Online Learning through U of T

U of T has offered nine MOOCs since September 2012

Iron Man

By fortifying two everyday foods, Prof. Levente Diosady aims to reduce malnutrition worldwide

A Better University

At the end of David Naylor’s term as president, the student experience is stronger, research and innovation are booming and the global impact of Toronto alumni is greater than ever

Building Boom

Since 2005, a total of 37 major building projects have been completed or are now underway

Boundless Mission

The university’s current fundraising campaign will create a legacy for tomorrow’s students, faculty and staff – and for Canada

A Great Cause

David Naylor talks about the past eight years and his plans for the future

Duddy and Me

Ted Kotcheff made almost 20 movies during his career – but it was a pair of small films that really got critics to take notice

Starting Up

They’re tech-savvy, creative and driven. Meet five young grads who have created their own unique careers

Dream Job

Cybill Lui worked for years on Wall Street, then followed her heart into the high-risk world of film production

Taking on Goliath

A Toronto startup is using technology to reinvent how homes are bought and sold

Backpacking with a Purpose

David Berkal wants to change the way people think about tourism

Beauty in Numbers

Nadia Amoroso helps clients interpret complex data quickly and present it memorably

Uncovering Fraud

Computer science grad Stephen Piron is helping banks stay on the right side of regulators

Taking Care

Mary Jo Haddad came to Sick Kids to look after ill children. As CEO, she helped nurse the whole hospital back to good health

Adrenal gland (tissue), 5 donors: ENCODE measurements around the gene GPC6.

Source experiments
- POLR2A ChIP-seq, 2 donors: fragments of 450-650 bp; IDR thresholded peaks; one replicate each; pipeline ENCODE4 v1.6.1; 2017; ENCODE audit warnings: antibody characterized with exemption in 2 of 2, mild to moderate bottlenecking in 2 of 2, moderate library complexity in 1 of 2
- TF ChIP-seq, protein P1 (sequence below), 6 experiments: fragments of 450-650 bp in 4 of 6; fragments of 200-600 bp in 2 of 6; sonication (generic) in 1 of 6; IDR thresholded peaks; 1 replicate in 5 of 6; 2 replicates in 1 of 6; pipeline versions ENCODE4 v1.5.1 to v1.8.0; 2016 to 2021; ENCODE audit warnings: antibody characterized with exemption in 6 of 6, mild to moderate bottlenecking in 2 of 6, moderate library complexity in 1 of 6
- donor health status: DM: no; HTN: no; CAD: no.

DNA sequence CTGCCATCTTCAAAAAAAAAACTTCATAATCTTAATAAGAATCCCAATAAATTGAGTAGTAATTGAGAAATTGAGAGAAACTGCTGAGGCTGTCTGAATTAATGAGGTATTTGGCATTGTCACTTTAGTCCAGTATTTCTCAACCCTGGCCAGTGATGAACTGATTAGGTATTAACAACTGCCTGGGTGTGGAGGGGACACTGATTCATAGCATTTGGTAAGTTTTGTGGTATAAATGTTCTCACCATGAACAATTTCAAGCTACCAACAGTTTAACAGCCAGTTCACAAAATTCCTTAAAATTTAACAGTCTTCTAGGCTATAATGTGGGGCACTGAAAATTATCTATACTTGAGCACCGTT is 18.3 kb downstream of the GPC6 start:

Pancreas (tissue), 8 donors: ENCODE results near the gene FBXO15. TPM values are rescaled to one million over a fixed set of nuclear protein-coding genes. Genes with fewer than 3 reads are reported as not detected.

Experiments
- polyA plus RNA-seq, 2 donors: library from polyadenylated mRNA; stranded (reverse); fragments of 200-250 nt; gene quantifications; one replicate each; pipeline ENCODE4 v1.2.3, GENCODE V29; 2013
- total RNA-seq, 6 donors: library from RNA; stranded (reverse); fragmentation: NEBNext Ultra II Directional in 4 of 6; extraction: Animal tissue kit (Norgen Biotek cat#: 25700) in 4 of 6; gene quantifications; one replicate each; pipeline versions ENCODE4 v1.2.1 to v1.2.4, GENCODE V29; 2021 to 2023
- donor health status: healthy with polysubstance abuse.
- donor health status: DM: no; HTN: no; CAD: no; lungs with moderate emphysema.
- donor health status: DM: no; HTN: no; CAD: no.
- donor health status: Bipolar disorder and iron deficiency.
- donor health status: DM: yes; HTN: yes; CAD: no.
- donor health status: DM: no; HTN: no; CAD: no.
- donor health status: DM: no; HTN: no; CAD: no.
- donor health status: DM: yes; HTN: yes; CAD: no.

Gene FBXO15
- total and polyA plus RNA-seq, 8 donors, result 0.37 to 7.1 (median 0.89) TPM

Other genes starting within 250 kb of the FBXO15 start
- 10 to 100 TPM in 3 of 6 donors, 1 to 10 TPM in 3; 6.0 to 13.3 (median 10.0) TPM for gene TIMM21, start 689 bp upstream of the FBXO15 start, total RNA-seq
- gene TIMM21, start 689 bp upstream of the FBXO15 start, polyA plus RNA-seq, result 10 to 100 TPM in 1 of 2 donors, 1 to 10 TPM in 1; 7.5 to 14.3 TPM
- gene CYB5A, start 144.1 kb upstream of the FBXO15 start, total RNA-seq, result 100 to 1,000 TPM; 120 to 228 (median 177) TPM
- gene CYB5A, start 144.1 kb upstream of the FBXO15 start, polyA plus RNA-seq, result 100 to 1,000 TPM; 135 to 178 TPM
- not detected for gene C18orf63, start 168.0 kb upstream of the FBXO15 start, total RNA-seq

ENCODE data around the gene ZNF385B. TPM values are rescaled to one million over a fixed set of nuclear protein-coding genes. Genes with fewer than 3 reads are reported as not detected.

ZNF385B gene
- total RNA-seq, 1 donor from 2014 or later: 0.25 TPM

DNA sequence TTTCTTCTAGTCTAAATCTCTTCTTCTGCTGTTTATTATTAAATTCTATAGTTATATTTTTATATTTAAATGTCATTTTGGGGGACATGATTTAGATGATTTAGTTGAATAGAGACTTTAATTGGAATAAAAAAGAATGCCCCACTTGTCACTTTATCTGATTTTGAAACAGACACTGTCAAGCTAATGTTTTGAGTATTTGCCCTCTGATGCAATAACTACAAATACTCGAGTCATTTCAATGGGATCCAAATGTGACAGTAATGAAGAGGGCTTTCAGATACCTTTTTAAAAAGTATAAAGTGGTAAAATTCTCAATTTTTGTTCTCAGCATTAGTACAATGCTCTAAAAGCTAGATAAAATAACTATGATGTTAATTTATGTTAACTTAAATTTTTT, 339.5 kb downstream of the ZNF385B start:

Corduroy

Winner of the 2013 U of T Magazine Short Story Contest

A Missing Child

Winner and Readers’ Choice favourite in the 2013 U of T Magazine Poetry Contest

Sparks of Brilliance

Meet U of T’s next generation of scientists, thinkers and inventors

Starving Cancer Cells

Many scientists work for years to find a cure for a single type of cancer – Patrick Gunning has his sights set on four

Literary Songbird

Katherine Larson infuses her study of English with a passion for music to find new meaning in literature

Speed of Light

Joyce Poon is developing optical devices that could make computers vastly more powerful and a whole lot faster

Goodbye to Plastic?

Emma Master imagines a world with much less garbage, thanks to new organic materials she’s researching

The Art of Activism

Naisargi Dave investigates what inspires someone to take up a cause

Asia Rising

As global power shifts to Asia, Canada’s success will depend on seeing more than just business opportunities in the region, says Joseph Wong

Aging Well

Samir Sinha wants to help keep older Canadians healthy and independent for longer. As the population ages, the viability of our health-care system depends on it

Go Argonautes!

Julie Claycomb is researching a group of proteins that may yield new treatments for a variety of genetic and viral diseases

Markets Without Borders?

Deborah Cowen investigates what happens when governments sacrifice the rights of their citizens to protect the flow of goods across national lines

The Importance of Being Intuitive

Chen-Bo Zhong is interested in how intuition affects moral decisions – and prevents us from behaving unethically

The New Regent Park

A university community helps a neighbourhood transform

Towers of Song

A U of T music grad runs an innovative program to bring affordable music lessons to Regent Park youth

Pathways’ Progress

A homework support program involving OISE students has more than doubled high school graduation rates in Regent Park

Apocalypse How?

The world will end, just probably not this year, University of Toronto experts say